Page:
The Uplift Organization is now in their 25th year of service to the homeless, and serves approximately 600 people per week. Uplift volunteers are a diverse group of individuals united by the common desire to show care for, and serve individuals in need. Uplift’s mission: “We, who acknowledge God’s providence and fidelity to his people, especially those in poverty, do dedicate our efforts toward the support of those who are homeless. Our goal is to deliver to the homeless those basic human needs, care and compassion that are not usually received from other organizations.”

Uplift PictureThe organization’s purpose is simple: deliver hot food, basic clothing, hygiene and miscellaneous supplies to the homeless individuals living under highway bridges, in abandoned buildings, camped along wooded areas following the Missouri River, and various other areas of our city. They operate out of a modest distribution center located at 1516 Prospect, Kansas City, Missouri 64127.

Their Sprinter delivery vehicles are the work horse of the operation and are a familiar sight on the streets of Kansas City each Monday, Wednesday and Saturday. The outreach support they provide carries on due to the generosity of the Kansas City community.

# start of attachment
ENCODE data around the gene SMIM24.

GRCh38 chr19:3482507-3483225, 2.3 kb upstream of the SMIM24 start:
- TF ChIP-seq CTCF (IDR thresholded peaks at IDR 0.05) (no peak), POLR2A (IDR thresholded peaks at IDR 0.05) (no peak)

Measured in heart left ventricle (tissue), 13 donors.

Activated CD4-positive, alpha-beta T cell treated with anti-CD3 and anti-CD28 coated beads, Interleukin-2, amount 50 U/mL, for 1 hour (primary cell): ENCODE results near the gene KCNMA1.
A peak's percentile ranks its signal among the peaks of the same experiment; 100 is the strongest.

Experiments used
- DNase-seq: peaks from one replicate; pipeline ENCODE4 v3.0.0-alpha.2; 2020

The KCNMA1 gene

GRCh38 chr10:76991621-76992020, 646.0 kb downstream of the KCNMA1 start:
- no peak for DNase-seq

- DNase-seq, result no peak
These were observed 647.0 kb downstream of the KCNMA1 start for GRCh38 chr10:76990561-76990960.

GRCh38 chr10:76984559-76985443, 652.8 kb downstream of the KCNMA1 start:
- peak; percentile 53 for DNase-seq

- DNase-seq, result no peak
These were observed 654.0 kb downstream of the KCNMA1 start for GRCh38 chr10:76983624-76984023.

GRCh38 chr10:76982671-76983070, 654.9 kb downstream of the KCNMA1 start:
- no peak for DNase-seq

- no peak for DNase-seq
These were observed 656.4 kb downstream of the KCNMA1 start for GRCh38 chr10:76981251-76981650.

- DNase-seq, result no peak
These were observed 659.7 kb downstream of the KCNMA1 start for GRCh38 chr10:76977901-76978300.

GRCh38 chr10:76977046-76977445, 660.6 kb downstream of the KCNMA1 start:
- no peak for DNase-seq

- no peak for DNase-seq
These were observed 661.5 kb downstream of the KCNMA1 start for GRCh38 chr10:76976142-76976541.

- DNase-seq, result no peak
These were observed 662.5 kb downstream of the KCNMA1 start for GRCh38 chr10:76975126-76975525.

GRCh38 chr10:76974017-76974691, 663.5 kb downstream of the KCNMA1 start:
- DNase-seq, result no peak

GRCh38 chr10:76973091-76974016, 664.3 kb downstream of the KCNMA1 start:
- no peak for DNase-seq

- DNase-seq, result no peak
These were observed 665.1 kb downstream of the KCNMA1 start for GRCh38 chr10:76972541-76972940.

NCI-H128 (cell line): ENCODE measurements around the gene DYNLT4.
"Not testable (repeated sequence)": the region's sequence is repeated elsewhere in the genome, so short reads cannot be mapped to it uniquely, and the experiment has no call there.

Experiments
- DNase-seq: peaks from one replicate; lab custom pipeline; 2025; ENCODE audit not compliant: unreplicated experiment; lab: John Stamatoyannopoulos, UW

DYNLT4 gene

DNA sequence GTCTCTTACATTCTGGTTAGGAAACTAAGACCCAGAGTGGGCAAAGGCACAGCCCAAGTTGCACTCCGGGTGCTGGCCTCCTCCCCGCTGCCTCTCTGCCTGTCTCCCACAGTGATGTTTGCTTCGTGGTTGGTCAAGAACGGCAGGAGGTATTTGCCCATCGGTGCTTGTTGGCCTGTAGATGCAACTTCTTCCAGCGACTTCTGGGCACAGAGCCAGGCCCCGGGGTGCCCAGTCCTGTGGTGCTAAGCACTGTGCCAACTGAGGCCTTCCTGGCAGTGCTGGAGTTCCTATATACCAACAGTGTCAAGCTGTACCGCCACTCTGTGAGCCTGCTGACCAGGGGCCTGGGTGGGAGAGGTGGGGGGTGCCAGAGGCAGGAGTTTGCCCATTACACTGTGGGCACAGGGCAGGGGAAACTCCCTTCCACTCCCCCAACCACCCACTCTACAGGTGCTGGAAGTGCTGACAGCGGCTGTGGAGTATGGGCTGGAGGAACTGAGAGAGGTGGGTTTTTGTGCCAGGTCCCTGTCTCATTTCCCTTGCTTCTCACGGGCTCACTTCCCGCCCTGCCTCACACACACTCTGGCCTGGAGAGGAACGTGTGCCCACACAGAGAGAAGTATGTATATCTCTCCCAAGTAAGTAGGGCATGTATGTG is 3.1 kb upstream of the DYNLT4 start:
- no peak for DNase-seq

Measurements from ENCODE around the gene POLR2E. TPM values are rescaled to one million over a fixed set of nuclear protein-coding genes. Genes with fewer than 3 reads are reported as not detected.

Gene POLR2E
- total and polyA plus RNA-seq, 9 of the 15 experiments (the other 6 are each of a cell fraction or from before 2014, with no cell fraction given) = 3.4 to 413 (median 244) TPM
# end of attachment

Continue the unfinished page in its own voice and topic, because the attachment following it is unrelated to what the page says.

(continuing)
“We do not receive State or Federal funding,” stated Kathy Dean with the organization. “We are 100 percent volunteer. From our board of directors and leadership team to the individuals coming to experience Uplift for the first time, we have no paid staff.”

Dean says there are several ways you can contribute to help Uplift’s cause:

  • Schedule a time to deliver food on the trucks by contacting Volunteer Coordinator, Jo Bustamante at 816-589-2452.
  • Become a cook: prepare meals by contacting Cook Coordinator, Margo Yerk at 816-516-1304.
  • Volunteer on the second Saturday of the month to help clean and sort donations from 9 am – 12 am. Although making a reservation is not necessary, larger groups are encouraged to contact us with the anticipated size of your group.
  • Donate your gently used items. Visit uplift.org for needs.
  • Contribute financially: Your donations go directly to funding their daily operations and supplies that they do not receive from the community.

For information call 816-241-0060, or visit uplift.org

–compiled by Dwight Widaman